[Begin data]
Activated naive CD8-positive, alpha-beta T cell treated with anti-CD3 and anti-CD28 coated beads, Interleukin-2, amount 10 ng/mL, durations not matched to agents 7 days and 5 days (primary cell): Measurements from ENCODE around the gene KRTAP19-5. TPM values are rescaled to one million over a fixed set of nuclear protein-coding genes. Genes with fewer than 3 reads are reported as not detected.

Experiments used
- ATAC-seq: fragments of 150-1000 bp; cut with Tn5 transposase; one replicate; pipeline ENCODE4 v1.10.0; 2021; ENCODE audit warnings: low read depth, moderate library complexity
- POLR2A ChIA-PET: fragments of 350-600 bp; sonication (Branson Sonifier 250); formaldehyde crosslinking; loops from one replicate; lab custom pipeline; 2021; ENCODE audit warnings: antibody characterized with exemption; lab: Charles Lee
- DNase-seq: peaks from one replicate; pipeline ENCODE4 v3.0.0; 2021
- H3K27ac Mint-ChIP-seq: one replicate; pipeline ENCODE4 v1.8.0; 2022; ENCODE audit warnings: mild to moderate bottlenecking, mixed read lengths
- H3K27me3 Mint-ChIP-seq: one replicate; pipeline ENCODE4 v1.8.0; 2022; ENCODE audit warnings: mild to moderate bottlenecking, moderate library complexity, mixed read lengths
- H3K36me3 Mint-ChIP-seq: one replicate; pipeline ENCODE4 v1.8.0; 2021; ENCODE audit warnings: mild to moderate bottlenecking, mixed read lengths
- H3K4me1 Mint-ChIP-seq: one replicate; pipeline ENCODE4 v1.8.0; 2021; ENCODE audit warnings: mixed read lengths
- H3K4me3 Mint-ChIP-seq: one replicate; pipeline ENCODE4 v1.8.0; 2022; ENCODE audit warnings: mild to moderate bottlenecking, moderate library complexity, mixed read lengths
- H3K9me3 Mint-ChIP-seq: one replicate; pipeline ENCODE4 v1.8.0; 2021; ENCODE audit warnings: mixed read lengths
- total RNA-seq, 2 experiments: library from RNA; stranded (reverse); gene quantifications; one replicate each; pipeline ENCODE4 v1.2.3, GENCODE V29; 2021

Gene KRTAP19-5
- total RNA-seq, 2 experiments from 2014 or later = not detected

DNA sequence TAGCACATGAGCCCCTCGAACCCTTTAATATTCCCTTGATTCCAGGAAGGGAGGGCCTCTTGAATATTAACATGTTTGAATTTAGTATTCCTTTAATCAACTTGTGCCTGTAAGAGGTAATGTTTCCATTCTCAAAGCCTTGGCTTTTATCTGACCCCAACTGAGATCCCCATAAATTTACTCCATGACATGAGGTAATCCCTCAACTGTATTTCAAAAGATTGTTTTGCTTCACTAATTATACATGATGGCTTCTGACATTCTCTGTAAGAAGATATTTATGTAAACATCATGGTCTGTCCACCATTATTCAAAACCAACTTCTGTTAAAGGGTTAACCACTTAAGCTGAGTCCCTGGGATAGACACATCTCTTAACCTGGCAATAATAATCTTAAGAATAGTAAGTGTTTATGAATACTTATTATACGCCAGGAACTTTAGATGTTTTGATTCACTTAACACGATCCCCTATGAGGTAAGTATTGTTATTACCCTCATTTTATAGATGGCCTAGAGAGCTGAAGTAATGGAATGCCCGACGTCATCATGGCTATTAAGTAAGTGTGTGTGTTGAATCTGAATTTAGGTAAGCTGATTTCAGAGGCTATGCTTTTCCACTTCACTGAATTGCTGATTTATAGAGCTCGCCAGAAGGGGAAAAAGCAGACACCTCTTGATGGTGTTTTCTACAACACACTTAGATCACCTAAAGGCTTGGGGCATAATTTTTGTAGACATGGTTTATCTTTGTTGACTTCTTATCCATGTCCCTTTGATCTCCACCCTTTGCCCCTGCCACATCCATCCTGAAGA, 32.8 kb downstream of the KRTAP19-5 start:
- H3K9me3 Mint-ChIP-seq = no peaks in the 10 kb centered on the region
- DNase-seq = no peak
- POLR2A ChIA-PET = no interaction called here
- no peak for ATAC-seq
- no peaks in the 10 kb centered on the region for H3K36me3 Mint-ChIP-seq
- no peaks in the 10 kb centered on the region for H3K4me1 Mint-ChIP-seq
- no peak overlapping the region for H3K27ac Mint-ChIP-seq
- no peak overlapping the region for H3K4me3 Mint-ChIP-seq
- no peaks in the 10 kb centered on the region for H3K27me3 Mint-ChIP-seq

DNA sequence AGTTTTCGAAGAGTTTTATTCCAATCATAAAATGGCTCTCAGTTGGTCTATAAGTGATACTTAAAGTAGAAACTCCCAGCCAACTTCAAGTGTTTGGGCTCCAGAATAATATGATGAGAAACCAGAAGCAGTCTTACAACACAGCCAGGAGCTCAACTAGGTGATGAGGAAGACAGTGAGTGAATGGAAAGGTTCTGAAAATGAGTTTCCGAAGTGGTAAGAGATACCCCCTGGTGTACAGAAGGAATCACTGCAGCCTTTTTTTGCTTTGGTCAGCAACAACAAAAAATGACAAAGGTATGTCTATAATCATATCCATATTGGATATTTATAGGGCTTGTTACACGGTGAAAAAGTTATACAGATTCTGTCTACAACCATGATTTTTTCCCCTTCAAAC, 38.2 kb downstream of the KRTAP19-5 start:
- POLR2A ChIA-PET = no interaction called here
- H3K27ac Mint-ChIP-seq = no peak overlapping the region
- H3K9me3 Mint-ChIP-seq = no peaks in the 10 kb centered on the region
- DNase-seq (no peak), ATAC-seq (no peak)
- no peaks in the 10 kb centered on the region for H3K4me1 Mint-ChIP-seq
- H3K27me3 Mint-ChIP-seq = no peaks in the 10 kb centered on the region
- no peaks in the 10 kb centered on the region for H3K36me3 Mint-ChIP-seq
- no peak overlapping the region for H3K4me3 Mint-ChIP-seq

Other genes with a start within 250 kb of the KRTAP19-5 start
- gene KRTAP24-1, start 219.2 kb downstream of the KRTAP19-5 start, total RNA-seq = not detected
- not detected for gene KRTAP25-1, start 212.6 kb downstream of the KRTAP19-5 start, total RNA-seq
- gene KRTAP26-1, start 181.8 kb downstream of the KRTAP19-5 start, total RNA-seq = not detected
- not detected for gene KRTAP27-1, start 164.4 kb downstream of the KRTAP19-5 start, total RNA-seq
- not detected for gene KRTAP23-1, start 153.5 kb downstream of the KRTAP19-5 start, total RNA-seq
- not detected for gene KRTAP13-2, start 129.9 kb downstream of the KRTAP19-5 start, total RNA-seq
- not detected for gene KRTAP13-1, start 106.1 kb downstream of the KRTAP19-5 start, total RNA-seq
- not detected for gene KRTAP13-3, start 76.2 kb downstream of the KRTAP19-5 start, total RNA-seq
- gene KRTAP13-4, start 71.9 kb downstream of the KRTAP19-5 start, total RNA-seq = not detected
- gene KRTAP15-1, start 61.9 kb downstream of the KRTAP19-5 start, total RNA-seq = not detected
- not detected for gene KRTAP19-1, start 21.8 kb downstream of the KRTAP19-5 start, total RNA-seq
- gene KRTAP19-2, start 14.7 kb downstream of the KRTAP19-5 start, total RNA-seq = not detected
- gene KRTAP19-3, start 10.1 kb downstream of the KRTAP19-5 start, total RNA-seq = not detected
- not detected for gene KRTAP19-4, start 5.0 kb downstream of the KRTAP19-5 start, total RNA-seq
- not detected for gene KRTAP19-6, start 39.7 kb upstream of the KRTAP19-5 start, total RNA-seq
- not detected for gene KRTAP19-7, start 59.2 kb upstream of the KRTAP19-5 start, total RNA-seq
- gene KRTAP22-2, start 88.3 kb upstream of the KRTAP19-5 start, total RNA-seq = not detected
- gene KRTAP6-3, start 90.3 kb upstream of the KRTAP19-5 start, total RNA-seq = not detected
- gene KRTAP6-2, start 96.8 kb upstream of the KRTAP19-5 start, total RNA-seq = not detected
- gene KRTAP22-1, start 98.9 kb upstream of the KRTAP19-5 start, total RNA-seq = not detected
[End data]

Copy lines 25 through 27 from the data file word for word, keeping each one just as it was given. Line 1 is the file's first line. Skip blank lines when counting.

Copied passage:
DNA sequence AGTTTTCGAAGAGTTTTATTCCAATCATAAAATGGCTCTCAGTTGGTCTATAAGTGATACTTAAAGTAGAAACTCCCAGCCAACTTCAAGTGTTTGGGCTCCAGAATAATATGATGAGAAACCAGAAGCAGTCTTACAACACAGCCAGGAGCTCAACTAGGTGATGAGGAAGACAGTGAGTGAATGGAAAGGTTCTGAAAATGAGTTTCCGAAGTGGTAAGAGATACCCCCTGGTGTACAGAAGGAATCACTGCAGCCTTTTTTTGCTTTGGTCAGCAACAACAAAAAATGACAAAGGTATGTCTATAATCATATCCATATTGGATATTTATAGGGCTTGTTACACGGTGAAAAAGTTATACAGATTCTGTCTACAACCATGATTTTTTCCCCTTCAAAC, 38.2 kb downstream of the KRTAP19-5 start:
- POLR2A ChIA-PET = no interaction called here
- H3K27ac Mint-ChIP-seq = no peak overlapping the region